Riyadh’s top diplomat stated that he believed the end of the rift will be in the ‘relatively near future’.
Saudi’s Foreign Minister, Prince Faisal bin Farhan, stated that his country is “committed to finding a solution” to the three-year-long Gulf crisis triggered by his country’s blockade of Qatar.
His statement came during a virtual event hosted by the Washington Institute for Near East Policy, a US based think-tank, on Thursday.
“We continue to be willing to engage with our Qatari brothers, and we hope that they are as committed to that engagement,” said bin Farhan. “But we do need to address the legitimate security concerns of the quartet and I think there is a path toward that.”
Although he failed to clarify what exactly those “security concerns” were, Riyadh has in the past accused Doha of sponsorring terrorism, yet failed to provide any evidence.
While the statements seemed to be hopeful, they did not indicate a change in Saudi’s position according to analysts.
“In the same discussion, the minister eluded to the fact that any change of the status quo would still be linked to Qatar abiding by the demands of the quartet,” said Dr. Majed Al-Ansari, Assistant Professor of Political Sociology at Qatar University.
Saudi’s statement also comes following previous remarks by a US representative.
Last month, David Schenker, assistant secretary of Near Eastern affairs at the US Department of State, said the illegal land, air and sea blockade imposed on Qatar could come to an end ‘within weeks’.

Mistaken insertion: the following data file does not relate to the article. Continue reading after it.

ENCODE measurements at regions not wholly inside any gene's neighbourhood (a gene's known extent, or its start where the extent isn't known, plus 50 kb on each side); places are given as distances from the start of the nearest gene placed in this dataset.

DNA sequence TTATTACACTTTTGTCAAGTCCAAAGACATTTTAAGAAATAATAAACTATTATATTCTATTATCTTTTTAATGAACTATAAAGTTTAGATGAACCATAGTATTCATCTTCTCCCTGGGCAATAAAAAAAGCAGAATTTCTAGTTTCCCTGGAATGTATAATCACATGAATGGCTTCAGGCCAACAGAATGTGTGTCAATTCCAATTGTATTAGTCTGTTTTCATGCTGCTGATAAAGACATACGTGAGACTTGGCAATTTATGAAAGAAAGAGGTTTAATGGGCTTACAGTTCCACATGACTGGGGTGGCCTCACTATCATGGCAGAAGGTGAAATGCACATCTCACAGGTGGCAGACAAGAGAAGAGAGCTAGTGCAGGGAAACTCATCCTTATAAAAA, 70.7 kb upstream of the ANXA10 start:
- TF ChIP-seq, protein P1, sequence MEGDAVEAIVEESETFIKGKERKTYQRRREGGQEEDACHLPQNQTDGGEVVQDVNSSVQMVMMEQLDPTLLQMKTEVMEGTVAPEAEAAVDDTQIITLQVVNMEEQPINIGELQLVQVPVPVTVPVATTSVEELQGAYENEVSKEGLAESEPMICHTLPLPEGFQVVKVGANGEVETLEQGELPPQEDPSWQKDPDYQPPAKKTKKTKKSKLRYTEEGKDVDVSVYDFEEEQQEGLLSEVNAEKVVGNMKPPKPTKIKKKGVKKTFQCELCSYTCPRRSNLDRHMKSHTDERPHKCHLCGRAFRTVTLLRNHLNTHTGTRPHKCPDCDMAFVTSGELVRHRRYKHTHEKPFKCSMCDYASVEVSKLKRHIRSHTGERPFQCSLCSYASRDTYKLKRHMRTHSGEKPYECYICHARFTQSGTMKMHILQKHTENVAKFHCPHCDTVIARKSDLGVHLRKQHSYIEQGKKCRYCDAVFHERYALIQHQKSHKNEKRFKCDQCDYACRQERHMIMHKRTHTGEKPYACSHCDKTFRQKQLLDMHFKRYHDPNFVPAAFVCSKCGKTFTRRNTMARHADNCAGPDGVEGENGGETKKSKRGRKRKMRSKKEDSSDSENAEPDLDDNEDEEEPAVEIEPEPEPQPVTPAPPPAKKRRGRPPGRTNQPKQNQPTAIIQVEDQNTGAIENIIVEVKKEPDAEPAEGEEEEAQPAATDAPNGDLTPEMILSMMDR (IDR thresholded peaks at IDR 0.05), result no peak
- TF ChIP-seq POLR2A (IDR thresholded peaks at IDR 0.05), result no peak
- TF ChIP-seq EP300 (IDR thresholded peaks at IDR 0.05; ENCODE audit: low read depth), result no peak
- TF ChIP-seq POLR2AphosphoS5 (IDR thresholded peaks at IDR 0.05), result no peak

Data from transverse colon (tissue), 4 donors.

“I don’t want to get into the whole diplomacy in it but there is some movement. I would like to say that it’s going to be a matter of weeks,” Schenker claimed.
The Trump administration has been pushing to end the Saudi-led blockade on Qatar despite initiating it. This comes as part of what seem to be Trump’s efforts to political and diplomatic wins ahead of November’s election.
“Trump would like to record yet another pr accomplishment abroad before the election, which he will use as a win against Iran alongside normalisation,” said Dr. Al-Ansari.
In 2017, Saudi Arabia, the UAE, Bahrain, and Egypt announced a full air, land and sea blockade on Qatar, creating an obstacle for its imports and limiting its aviation’s movement.
Qatar was asked to accept 13 demands when the blockade was announced, many of which Doha said would mean giving up its political sovereignty and independence.
“From Qatar’s perspective, the official position remains unchanged, open to negotiations without preconditions and refuse any demands that harm the sovereignty of the state or meddle in the internal affairs of Qatar,” said Dr. Al-Ansari.